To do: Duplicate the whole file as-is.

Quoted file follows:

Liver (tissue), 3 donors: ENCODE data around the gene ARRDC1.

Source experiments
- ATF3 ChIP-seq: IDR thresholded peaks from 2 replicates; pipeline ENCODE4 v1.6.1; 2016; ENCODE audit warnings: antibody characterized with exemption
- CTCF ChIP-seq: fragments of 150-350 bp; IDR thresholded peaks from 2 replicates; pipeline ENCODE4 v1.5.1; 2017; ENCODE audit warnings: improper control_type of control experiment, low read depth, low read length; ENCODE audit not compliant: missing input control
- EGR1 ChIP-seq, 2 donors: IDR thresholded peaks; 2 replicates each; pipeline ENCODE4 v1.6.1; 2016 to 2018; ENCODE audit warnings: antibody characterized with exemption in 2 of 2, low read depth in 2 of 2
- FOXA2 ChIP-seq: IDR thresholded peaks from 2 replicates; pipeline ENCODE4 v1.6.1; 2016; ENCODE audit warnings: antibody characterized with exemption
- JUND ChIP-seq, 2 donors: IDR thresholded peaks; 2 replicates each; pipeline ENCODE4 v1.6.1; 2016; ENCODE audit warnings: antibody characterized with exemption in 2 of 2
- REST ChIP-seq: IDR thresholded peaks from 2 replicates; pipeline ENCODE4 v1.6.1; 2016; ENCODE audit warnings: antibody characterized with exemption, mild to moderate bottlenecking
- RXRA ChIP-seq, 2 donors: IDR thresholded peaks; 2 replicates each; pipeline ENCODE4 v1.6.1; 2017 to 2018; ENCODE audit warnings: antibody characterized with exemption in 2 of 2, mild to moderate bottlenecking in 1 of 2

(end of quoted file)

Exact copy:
Liver (tissue), 3 donors: ENCODE data around the gene ARRDC1.

Source experiments
- ATF3 ChIP-seq: IDR thresholded peaks from 2 replicates; pipeline ENCODE4 v1.6.1; 2016; ENCODE audit warnings: antibody characterized with exemption
- CTCF ChIP-seq: fragments of 150-350 bp; IDR thresholded peaks from 2 replicates; pipeline ENCODE4 v1.5.1; 2017; ENCODE audit warnings: improper control_type of control experiment, low read depth, low read length; ENCODE audit not compliant: missing input control
- EGR1 ChIP-seq, 2 donors: IDR thresholded peaks; 2 replicates each; pipeline ENCODE4 v1.6.1; 2016 to 2018; ENCODE audit warnings: antibody characterized with exemption in 2 of 2, low read depth in 2 of 2
- FOXA2 ChIP-seq: IDR thresholded peaks from 2 replicates; pipeline ENCODE4 v1.6.1; 2016; ENCODE audit warnings: antibody characterized with exemption
- JUND ChIP-seq, 2 donors: IDR thresholded peaks; 2 replicates each; pipeline ENCODE4 v1.6.1; 2016; ENCODE audit warnings: antibody characterized with exemption in 2 of 2
- REST ChIP-seq: IDR thresholded peaks from 2 replicates; pipeline ENCODE4 v1.6.1; 2016; ENCODE audit warnings: antibody characterized with exemption, mild to moderate bottlenecking
- RXRA ChIP-seq, 2 donors: IDR thresholded peaks; 2 replicates each; pipeline ENCODE4 v1.6.1; 2017 to 2018; ENCODE audit warnings: antibody characterized with exemption in 2 of 2, mild to moderate bottlenecking in 1 of 2